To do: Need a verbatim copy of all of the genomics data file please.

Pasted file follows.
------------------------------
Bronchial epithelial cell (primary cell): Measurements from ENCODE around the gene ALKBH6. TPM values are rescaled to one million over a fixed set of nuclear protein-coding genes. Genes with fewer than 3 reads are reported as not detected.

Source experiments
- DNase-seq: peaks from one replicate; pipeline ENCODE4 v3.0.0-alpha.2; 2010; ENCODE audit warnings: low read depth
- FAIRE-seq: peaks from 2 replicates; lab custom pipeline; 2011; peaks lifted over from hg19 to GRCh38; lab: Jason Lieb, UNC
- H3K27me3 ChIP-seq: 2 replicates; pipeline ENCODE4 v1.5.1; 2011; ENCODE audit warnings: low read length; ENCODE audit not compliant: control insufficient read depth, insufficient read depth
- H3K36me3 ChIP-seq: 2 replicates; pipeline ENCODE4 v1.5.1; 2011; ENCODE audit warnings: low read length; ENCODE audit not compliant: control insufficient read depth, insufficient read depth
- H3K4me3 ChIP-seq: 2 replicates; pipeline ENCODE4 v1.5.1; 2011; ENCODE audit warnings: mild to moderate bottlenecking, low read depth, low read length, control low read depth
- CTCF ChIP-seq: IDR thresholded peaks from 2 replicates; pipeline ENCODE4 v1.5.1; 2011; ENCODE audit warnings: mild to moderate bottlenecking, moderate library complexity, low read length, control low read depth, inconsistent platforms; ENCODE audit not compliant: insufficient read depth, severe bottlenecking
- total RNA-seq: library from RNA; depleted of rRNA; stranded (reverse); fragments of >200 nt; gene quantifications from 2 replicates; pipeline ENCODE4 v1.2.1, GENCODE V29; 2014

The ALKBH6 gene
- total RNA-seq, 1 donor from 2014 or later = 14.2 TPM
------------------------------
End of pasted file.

Bronchial epithelial cell (primary cell): Measurements from ENCODE around the gene ALKBH6. TPM values are rescaled to one million over a fixed set of nuclear protein-coding genes. Genes with fewer than 3 reads are reported as not detected.

Source experiments
- DNase-seq: peaks from one replicate; pipeline ENCODE4 v3.0.0-alpha.2; 2010; ENCODE audit warnings: low read depth
- FAIRE-seq: peaks from 2 replicates; lab custom pipeline; 2011; peaks lifted over from hg19 to GRCh38; lab: Jason Lieb, UNC
- H3K27me3 ChIP-seq: 2 replicates; pipeline ENCODE4 v1.5.1; 2011; ENCODE audit warnings: low read length; ENCODE audit not compliant: control insufficient read depth, insufficient read depth
- H3K36me3 ChIP-seq: 2 replicates; pipeline ENCODE4 v1.5.1; 2011; ENCODE audit warnings: low read length; ENCODE audit not compliant: control insufficient read depth, insufficient read depth
- H3K4me3 ChIP-seq: 2 replicates; pipeline ENCODE4 v1.5.1; 2011; ENCODE audit warnings: mild to moderate bottlenecking, low read depth, low read length, control low read depth
- CTCF ChIP-seq: IDR thresholded peaks from 2 replicates; pipeline ENCODE4 v1.5.1; 2011; ENCODE audit warnings: mild to moderate bottlenecking, moderate library complexity, low read length, control low read depth, inconsistent platforms; ENCODE audit not compliant: insufficient read depth, severe bottlenecking
- total RNA-seq: library from RNA; depleted of rRNA; stranded (reverse); fragments of >200 nt; gene quantifications from 2 replicates; pipeline ENCODE4 v1.2.1, GENCODE V29; 2014

The ALKBH6 gene
- total RNA-seq, 1 donor from 2014 or later = 14.2 TPM